What’s more, different healthcare specialties seem to have their own special language. Even within the wound care world, medical jargon can differ. Not all wound care clinicians are familiar with our own terminology, and this can be a barrier to a covering or on-call provider.

Overcoming barriers

To move beyond these barriers, we can start by managing our personal stressors and workloads. Know the type of communicator you’re dealing with, as well as the how, what, when, and why of the information they want to be notified about. For example, do they want you to notify them for emergencies only, or if the  wound enlarges and treatment orders need to be changed?

Also, make sure the receiver of your communication knows who you are. Introduce yourself and include your credentials to let them know you’re an expert in wound care.

Be respectful and try to manage conflict wisely. We all strive for leadership on our team, and it doesn’t necessarily come from the prescribing authority. Remain confident in the power of your expertise and the meaningful contributions you make to the team. At the same time, always follow the chain of command; don’t go over other clinicians’ heads to get faster action.

On the healthcare team, everyone must have the freedom to disagree and voice their opinion. When people express their opinions, creative problem solving can occur if conflicting opinions are managed properly. This keeps us on our toes and helps us come up with multiple solutions— as long as we’re communicating effectively.

How to handle difficult communications

Not all communications are easy or planned in health care. You don’t always have time to gather information or map out exactly what you’ll say to the prescribing authority, your supervisor, or even the patient’s family.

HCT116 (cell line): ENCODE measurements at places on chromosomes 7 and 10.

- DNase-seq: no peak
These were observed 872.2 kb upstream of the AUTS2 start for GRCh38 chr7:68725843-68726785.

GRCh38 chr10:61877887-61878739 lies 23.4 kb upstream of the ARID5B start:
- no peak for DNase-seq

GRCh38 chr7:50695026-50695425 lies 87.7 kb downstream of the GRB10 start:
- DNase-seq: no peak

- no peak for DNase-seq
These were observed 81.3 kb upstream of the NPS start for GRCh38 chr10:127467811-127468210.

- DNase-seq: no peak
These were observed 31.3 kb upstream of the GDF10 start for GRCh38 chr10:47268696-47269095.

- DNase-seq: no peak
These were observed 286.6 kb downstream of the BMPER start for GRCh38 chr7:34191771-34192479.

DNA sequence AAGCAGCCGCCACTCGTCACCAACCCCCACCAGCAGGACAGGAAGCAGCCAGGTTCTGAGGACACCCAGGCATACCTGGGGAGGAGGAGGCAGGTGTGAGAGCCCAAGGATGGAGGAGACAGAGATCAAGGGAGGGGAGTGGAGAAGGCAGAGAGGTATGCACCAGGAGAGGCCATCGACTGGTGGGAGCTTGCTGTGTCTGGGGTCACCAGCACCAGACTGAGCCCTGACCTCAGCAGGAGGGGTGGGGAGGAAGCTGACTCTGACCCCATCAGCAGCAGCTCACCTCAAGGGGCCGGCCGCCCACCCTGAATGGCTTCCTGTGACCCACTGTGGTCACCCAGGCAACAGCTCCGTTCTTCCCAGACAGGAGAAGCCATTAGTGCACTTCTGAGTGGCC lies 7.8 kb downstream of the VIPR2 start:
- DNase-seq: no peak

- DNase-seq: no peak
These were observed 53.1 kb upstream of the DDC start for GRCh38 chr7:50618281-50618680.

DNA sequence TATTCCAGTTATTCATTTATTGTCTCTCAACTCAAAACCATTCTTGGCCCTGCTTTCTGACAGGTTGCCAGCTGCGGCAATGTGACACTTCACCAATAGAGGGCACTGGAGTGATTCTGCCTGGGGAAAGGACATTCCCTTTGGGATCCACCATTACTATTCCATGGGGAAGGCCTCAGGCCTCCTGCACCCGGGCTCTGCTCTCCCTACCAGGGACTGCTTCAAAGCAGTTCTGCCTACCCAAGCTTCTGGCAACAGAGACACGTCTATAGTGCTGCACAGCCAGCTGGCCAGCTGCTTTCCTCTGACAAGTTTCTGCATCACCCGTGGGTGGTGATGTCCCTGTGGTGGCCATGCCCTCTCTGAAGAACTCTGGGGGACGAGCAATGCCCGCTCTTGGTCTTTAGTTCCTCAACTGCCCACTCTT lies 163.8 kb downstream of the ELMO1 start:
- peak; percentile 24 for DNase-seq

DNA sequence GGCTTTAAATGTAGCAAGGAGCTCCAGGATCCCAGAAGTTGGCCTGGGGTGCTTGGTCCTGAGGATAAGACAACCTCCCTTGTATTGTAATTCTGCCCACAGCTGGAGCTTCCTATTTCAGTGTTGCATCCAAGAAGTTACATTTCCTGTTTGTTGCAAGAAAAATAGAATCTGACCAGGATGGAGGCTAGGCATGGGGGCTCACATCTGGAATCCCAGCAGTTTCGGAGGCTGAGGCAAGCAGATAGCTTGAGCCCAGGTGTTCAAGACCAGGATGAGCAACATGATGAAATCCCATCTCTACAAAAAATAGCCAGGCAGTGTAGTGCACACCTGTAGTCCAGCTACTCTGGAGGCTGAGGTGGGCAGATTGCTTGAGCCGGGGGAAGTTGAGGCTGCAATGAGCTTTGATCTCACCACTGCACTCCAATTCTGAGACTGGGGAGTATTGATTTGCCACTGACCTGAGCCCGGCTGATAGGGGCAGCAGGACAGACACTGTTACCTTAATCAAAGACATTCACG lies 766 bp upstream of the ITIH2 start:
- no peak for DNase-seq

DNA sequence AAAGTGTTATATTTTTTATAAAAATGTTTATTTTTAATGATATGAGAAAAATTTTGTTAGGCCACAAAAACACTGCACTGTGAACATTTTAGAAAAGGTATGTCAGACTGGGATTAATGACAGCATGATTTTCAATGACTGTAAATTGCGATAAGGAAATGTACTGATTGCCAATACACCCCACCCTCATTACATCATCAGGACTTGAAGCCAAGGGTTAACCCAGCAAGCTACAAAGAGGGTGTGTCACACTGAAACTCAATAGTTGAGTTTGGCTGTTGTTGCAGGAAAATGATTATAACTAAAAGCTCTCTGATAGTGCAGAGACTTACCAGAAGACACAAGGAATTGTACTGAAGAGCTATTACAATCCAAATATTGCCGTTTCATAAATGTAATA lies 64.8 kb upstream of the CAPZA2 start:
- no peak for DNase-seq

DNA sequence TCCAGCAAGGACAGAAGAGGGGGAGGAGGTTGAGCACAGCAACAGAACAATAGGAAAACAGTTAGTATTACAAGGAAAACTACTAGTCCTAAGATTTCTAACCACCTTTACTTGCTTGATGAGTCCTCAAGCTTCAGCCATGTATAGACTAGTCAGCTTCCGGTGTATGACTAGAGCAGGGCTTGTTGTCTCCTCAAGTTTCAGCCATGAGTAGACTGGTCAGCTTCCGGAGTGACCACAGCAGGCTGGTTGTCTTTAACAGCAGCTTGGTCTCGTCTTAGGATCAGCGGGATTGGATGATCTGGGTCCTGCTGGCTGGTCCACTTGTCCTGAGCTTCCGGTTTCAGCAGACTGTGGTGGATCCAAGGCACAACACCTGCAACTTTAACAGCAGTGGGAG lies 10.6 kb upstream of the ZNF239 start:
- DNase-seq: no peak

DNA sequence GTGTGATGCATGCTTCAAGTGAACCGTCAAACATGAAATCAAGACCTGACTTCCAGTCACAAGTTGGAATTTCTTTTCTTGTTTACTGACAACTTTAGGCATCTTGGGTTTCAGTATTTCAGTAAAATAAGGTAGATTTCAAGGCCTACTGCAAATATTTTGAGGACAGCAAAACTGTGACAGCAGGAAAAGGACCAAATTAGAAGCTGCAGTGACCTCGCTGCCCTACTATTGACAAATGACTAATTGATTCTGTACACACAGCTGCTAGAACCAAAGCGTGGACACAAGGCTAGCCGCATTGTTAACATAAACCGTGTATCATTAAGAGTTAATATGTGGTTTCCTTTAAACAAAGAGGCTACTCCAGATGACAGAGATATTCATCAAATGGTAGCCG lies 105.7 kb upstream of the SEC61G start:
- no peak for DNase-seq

Sometimes difficult or unplanned conversations are necessary, and some may take place at inopportune times, such as the middle of the night. You may be talking to a patient on the phone when a disgruntled family member cuts in on the extension.

When something like this happens, take a deep breath and practice empathy by putting yourself in the other person’s shoes. You may encounter aggression or frustration on the other end of the phone or from across the room. Listen, accept the other person’s feelings, and offer polite formalities: “I understand this is hard  to hear” or “I’m sorry to have to deliver this news over the phone. I can’t imagine what you’re going through.” To remind them that you’re human, too, use statements that start with “I feel.” And don’t take verbal attacks personally.

Abusive communication

Don’t tolerate disruptive, disrespectful, or abusive behavior from colleagues. Address workplace harassment on the spot. Use such phrases as “I’m not challenging your expertise; however…” or “May I please tell you why I have additional concerns about this patient?” Stand up for yourself and call out the colleague on his or her behavior. Frequently, people don’t realize they’re speaking or acting inappropriately until someone calls them out on it.

If an abusive conversation escalates, walk away. Document the conversation and submit a written statement to report the abuse to the administration. The worst thing to do is to say nothing. Keep in mind that social influence can be incredibly powerful. Nobody wants to be labeled a workplace bully or be disciplined for harassment. Help shape the behavioral norms of your organization and use peer pressure to address inappropriate codes of conduct.